Underestimating the enemy: Why is Biden’s Afghanistan withdrawal so grossly wrong

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On July 8, Joe Biden walked into the East Room of the White House and confidently announced the latest news about the withdrawal of US troops. Afghanistan.

A few days ago, the US military had left Bagram Air Force Base, which was the center of operations during this two-year conflict. The drawdown “is proceeding in a safe and orderly manner.” Most importantly, no army is “lost.”

Biden said that compared with the Taliban, the Afghan army is “well-trained, better equipped, and more capable of combat.” It is “very unlikely” that the Taliban will eventually “rule everything and own the entire country.”

On Thursday, Biden returned to the East Room with each of these hypotheses turned into ashes, and the White House is facing the biggest crisis since the president’s inauguration in January.

13 U.S. soldiers killed in an attack Terrorist attacks Outside Kabul Airport, as they tried to manage the chaotic evacuation of thousands of civilians from the city occupied by the Taliban.

Biden said it was a “difficult” day, and his tone was more gloomy than seven weeks ago. The task that he downplayed back then is now “extremely dangerous.” On Friday, the White House said it was preparing for another terrorist attack.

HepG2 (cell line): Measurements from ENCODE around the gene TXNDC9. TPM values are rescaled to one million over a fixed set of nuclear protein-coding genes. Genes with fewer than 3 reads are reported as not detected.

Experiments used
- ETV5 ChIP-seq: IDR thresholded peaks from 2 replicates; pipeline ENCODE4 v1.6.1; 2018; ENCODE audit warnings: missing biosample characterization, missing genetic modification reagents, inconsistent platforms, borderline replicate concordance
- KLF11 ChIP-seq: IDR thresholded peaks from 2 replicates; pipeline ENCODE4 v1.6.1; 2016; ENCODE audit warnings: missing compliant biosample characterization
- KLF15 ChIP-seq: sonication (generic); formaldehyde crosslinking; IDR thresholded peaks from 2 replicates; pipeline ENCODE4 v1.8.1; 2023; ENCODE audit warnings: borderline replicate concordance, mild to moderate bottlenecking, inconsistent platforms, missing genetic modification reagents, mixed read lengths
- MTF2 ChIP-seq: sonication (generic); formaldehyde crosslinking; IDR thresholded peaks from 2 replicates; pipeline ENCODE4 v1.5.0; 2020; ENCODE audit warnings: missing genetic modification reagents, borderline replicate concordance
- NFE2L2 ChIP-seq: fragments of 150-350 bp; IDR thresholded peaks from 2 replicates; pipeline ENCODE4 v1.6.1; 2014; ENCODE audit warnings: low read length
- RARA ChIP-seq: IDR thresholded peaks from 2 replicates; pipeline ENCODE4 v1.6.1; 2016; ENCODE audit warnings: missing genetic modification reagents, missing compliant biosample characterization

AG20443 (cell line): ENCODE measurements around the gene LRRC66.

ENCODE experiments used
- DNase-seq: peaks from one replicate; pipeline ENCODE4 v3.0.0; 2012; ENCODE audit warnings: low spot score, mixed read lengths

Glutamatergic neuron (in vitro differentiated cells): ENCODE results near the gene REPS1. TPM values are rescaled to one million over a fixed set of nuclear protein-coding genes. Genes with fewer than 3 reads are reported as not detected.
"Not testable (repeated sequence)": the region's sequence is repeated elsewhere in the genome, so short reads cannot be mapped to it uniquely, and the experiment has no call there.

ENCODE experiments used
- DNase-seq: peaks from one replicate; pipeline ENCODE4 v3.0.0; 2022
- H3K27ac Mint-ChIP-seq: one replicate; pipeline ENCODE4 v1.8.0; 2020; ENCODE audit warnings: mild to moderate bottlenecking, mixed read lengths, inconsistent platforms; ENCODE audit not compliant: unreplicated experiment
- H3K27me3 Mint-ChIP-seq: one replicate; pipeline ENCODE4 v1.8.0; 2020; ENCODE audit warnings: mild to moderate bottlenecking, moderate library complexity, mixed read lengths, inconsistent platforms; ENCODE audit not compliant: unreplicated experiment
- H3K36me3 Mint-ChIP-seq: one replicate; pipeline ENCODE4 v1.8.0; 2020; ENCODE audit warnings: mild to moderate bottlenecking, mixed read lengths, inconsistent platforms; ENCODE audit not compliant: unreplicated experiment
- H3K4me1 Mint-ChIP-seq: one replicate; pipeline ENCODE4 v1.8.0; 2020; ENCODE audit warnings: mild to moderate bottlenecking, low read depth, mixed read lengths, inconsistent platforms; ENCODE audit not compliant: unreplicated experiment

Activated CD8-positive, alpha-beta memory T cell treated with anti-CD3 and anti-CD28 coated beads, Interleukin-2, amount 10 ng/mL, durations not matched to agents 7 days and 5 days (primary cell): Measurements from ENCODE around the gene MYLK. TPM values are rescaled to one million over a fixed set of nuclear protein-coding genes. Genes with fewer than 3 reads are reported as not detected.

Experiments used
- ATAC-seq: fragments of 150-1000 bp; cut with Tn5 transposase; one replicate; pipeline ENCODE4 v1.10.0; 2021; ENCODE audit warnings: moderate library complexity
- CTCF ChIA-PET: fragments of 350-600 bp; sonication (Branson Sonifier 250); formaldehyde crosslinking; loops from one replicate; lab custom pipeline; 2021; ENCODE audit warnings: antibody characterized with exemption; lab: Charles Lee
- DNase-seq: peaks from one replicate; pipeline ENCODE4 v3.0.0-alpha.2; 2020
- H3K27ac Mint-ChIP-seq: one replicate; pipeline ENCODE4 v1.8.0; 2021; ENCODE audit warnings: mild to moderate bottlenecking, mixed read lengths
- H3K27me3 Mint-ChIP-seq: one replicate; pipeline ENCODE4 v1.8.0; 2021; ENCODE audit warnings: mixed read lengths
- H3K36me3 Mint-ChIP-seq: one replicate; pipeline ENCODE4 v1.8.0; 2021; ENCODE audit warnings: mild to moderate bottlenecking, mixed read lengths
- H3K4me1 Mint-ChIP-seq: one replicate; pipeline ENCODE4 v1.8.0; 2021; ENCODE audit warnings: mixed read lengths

Even if the U.S. withdraws as planned before Tuesday – it has hosted the evacuation of more than 100,000 civilians through a huge airlift from Kabul Airport to the present for two weeks – the chaos and bloodshed of the past few days may leave an indelible stain. Biden’s presidency.

The most fundamental mistake made by the President of the United States and his national security team (including military and intelligence officials) is to underestimate the ability of the Taliban to quickly conquer the country.Islamic Organization Lightning forward Subverted the government’s methodical exit plan.

Richard Fontaine of the Center for New American Security, a Washington think tank, said: “The key miscalculation is the assumption that the United States will have enough time.”

After the US military left in July, a member of the Afghan security forces walked on the huge Bagram Air Base. Critics believe that the decision to leave the base was a tactical error © AP

Fontaine said the government assumes that the Afghan army, trained and armed by the United States, “will stop the Taliban for a period of time,” giving them space to apply for visas for Afghans before they flee the country. It also plans to “deliver troops” instead of deploying reinforcements to dispatch panicked airlifts.

“all of these [assumptions were] It turns out to be wrong, and they proved to be wrong in a very short time,” Fontaine added. “They have difficulty reacting to rapidly changing events. “